The key to successfully booking holiday travel, experts say, is to check more than one flight search tool, including the airline’s website, because individual travel sites don’t cover every deal. It’s also important to look at the restrictions and fees to make sure the headline fares are apples-to-apples comparisons.
Different airlines have slightly different rules, for example, when it comes to basic economy. None let flyers pick a seat in advance, but Delta allows overhead bin space for basic economy travelers. United and American don’t allow fliers in this class to carry more than one small personal item onboard, unless they are frequent flyers or have the airline’s credit card. Carry-on limitations that force travelers to check a bag and pay a fee — even if their bag is checked at the gate — may cancel out the savings associated with a basic economy ticket.
Some third-party sites do a better job of explaining basic economy restrictions than others, especially for customers who don’t reliably read the fine print, Irvin said.
United and American said they work to make sure passengers understand what they’re buying, whether they’re booking through the airline or another travel website. American sends basic economy ticketholders an email reminding them of the restrictions three days before their trip, just in case, spokesman Josh Freed said. Both airlines said they’ve found most customers who purchase basic economy tickets arrive at the airport aware of the restrictions.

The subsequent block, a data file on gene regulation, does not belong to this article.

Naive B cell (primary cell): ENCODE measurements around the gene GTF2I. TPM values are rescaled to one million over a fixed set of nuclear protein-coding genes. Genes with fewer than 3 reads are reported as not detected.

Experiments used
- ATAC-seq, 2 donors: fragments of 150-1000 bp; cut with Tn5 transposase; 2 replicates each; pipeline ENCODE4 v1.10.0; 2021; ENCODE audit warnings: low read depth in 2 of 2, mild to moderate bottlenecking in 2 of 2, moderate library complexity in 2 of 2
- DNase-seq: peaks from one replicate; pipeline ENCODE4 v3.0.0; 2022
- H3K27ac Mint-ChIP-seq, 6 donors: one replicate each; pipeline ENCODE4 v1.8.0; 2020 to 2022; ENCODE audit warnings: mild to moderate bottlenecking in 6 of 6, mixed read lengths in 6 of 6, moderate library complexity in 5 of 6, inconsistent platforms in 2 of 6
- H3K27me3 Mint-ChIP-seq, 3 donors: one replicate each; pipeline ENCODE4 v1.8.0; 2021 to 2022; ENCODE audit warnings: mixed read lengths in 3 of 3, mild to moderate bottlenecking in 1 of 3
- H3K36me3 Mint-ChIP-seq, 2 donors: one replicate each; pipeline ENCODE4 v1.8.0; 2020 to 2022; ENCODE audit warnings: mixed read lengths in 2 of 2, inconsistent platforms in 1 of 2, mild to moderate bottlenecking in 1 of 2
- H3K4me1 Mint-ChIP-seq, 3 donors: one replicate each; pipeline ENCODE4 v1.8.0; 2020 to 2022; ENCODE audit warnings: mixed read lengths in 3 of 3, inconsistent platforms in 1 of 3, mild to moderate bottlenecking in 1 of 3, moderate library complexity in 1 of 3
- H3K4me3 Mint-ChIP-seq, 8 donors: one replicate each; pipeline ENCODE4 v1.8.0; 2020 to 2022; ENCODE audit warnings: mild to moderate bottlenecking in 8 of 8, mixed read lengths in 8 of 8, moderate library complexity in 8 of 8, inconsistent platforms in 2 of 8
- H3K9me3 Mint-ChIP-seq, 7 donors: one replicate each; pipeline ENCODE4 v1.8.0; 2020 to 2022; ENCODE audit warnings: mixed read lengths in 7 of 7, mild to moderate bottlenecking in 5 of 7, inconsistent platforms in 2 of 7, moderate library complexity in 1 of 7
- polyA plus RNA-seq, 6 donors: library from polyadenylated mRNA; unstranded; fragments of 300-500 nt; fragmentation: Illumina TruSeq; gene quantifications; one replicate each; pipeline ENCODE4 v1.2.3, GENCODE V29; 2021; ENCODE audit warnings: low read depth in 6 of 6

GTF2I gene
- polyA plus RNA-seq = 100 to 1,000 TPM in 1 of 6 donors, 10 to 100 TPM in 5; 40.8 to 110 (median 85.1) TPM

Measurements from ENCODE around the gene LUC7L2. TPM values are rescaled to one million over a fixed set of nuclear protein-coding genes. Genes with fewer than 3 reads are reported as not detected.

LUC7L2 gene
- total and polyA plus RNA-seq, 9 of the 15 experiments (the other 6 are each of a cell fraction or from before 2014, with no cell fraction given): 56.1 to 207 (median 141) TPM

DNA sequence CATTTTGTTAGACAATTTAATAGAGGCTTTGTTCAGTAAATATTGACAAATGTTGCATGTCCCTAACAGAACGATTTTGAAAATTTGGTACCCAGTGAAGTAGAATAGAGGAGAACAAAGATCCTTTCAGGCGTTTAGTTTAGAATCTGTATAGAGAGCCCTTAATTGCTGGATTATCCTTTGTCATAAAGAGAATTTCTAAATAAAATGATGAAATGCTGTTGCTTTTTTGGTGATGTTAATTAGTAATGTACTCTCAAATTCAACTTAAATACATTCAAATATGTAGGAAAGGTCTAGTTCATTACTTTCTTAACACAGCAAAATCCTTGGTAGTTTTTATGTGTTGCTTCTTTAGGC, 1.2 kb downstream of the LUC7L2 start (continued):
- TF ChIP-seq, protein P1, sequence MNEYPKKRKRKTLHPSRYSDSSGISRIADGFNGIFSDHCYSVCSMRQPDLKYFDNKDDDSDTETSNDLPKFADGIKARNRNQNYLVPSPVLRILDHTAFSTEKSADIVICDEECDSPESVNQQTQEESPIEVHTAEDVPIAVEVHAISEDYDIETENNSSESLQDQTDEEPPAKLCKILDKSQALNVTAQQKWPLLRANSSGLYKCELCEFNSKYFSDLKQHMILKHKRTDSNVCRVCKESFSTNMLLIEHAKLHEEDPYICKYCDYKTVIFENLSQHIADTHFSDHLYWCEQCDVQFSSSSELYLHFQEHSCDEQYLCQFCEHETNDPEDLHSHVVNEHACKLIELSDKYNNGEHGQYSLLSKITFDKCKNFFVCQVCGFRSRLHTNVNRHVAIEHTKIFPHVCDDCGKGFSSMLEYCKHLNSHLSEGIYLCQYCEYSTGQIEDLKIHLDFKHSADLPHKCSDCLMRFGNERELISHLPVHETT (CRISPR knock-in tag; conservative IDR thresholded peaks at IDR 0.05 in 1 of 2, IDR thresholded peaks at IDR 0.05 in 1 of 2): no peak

And while there might be a handful of new choices, such as basic economy, the overall booking experience hasn’t changed much, Freed said.
“A lot of these things have been around in one form or another, whether on us or on other airlines, for a little while now,” Freed said. “I think people understand that experience pretty well these days.”
Jeff Christensen, United’s managing director of ancillary pricing, said the airline has seen success with the bundles of perks it introduced last year and expanded in June. United plans to continue to increase the number of options, though customers won’t be offered more than two packages at any time, he said.
Most bundles cost 10 to 25 percent less than the services would cost if purchased individually, and the most popular pair an extra-legroom seat with a checked bag or expedited check-in, security and boarding, Christensen said.
Even when customers don’t buy a bundle, seeing one seems to make them more likely to consider extra services: Customers were more likely to purchase extra legroom when choosing a seat after being offered a bundle that included the perk, Christensen said.
Travelers generally don’t mind the introduction of stripped-down tickets and “extras” for purchase unless restrictions or fees come as a surprise, said George Hobica, founder and president of Airfarewatchdog, an airfare listing and travel advice site.
“Airlines wouldn’t be selling it if people weren’t buying it,” Hobica said.
Some flyers, like Charlie Peacock, 44, of Northbrook, Ill., say they’ve learned to pay attention to fees that matter, and simply ignore the rest. He likes to ensure his family sits together, but otherwise skips the add-ons.
“I’ve had bad experiences traveling, but booking a ticket is usually the easy part,” he said.